Construction begins on a new home for Chicago banker Samuel M. Nickerson, commissioned from the architectural firm of Burling and Whitehouse.
The house is completed on the corner of Erie and Cass Street (today Wabash Avenue) at a cost of $450,000.
Lucius George Fisher purchases the Nickerson mansion for $75,000.
Prairie School architect George Washington Maher redesigns the Sculpture Gallery; new features include a stained-glass dome and prominent cherry fireplace with iridescent stained-glass tiles.
The Nickerson mansion is donated to the American College of Surgeons for use as its national headquarters.
The Samuel M. Nickerson House is added to the National Register of Historic Places.
The Richard H. Driehaus Museum is founded within the historic mansion by businessman, philanthropist, and collector Richard H. Driehaus.
The mansion undergoes an extensive restoration under founding director M. Kirby Talley, Jr.
June 8, 2008
The Richard H. Driehaus Museum opens to the public.
The Driehaus Museum receives the Chicago Landmark Award for Preservation Excellence.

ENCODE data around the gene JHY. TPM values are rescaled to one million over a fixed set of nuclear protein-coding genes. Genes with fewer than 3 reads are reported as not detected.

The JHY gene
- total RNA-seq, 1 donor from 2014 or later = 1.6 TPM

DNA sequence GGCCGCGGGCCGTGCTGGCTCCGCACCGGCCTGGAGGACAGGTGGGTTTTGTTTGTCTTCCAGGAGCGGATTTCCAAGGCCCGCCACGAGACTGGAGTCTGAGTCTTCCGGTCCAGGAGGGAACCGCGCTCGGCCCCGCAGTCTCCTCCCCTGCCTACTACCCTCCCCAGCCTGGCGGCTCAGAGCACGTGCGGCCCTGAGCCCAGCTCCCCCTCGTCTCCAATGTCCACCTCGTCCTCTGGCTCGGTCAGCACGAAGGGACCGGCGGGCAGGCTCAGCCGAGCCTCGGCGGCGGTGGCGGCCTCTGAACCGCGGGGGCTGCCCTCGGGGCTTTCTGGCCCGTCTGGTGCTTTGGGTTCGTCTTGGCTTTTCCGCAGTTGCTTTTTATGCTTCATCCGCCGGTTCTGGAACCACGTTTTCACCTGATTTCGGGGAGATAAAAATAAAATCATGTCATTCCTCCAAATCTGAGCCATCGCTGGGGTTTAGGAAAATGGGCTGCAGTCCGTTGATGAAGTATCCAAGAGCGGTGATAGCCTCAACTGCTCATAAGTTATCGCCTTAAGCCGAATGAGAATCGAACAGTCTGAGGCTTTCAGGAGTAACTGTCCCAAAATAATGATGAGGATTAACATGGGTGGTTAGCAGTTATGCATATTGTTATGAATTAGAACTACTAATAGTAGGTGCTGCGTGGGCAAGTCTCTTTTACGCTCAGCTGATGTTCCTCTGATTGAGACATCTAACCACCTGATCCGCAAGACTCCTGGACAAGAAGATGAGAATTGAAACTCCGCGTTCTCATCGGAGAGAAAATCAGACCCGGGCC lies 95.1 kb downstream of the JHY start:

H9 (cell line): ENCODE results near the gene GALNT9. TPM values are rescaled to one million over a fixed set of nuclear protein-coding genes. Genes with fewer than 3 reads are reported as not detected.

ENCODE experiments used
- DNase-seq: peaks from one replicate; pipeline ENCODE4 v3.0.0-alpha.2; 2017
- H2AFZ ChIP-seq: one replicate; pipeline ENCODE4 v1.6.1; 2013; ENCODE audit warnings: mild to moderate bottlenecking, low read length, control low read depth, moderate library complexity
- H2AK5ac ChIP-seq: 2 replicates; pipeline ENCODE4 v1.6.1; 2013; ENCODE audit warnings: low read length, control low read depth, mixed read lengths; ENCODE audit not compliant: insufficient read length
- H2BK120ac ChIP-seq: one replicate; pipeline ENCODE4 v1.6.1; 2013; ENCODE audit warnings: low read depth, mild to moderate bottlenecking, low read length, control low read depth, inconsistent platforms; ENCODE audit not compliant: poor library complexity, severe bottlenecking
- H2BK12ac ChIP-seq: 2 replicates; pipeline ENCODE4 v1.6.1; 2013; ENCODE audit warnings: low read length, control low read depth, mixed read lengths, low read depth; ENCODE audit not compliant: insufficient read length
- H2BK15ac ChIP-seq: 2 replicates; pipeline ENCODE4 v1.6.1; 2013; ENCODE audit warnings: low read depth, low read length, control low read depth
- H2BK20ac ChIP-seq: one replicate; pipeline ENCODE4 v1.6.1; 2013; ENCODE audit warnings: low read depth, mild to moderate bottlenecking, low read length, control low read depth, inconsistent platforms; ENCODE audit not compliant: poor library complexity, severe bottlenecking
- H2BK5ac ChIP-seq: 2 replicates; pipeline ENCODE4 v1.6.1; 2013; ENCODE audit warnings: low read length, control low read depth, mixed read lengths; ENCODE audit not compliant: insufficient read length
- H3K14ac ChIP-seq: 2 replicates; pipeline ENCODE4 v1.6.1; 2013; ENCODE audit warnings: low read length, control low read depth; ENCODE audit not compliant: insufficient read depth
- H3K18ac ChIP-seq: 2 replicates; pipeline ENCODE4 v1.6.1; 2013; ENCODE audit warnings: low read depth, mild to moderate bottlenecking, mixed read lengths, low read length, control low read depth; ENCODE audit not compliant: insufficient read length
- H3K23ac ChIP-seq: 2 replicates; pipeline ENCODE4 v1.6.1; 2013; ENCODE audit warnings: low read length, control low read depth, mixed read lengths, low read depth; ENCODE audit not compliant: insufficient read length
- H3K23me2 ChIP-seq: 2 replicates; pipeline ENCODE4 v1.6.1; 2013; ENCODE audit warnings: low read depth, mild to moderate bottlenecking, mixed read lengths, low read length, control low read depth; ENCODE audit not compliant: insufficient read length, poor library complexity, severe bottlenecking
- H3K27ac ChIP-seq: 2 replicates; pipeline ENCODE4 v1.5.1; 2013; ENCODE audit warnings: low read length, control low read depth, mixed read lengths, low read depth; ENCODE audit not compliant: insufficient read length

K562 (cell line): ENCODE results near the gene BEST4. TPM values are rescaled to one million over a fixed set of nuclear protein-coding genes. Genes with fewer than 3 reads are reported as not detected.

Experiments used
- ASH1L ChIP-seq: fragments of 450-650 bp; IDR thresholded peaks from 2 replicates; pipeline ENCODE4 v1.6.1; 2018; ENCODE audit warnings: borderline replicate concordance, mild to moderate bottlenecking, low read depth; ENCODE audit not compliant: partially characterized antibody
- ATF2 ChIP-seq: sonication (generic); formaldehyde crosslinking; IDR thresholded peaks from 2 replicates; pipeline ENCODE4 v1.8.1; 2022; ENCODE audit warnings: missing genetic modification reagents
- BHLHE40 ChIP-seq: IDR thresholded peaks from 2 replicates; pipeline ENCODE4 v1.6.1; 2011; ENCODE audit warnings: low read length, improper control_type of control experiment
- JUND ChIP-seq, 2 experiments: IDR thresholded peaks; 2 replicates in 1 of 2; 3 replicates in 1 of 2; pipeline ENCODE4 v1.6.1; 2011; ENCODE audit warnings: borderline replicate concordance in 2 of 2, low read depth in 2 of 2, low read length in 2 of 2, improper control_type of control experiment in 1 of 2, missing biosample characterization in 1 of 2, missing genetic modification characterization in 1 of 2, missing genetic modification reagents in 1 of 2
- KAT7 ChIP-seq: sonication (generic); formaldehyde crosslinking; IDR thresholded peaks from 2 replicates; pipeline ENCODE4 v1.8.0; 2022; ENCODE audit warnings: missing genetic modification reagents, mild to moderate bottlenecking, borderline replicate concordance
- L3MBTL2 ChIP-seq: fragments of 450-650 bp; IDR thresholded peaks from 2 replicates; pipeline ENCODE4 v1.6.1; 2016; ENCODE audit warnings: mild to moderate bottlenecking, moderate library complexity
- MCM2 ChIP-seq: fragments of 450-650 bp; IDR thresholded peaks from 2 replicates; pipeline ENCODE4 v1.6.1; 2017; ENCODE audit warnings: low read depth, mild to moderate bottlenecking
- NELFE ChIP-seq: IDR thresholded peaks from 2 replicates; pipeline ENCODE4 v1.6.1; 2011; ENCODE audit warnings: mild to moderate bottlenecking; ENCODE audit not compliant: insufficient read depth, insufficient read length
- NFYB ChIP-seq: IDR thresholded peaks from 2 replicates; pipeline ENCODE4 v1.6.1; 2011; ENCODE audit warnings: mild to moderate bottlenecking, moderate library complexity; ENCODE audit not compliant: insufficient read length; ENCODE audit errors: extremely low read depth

The Driehaus Museum launches its inaugural season of the Samuel M. Nickerson Lecture Series, a program dedicated to promoting the understanding and appreciation of historic architecture and design.
The Driehaus Museum reaches 20,000 annual visitors.
The Driehaus Museum opens its inaugural exhibition, Louis Comfort Tiffany: Treasures from the Driehaus Collection.
The Driehaus Museum opens its second exhibition, Maker & Muse: Women and Early Twentieth Century Art Jewelry.
Photo by John Faier for the Richard H. Driehaus Museum, 2013.
The Richard H. Driehaus Museum embodies the highest ideals of preservation, conservation, and restoration. Between 2003 and 2008, Richard H. Driehaus supported a meticulous restoration of the historic Samuel M. Nickerson House. Read more
The History of the Samuel M. Nickerson Mansion
In 1879, Chicago banker Samuel Mayo Nickerson commissioned a new house from the architectural firm of Burling and Whitehouse of Chicago. Read more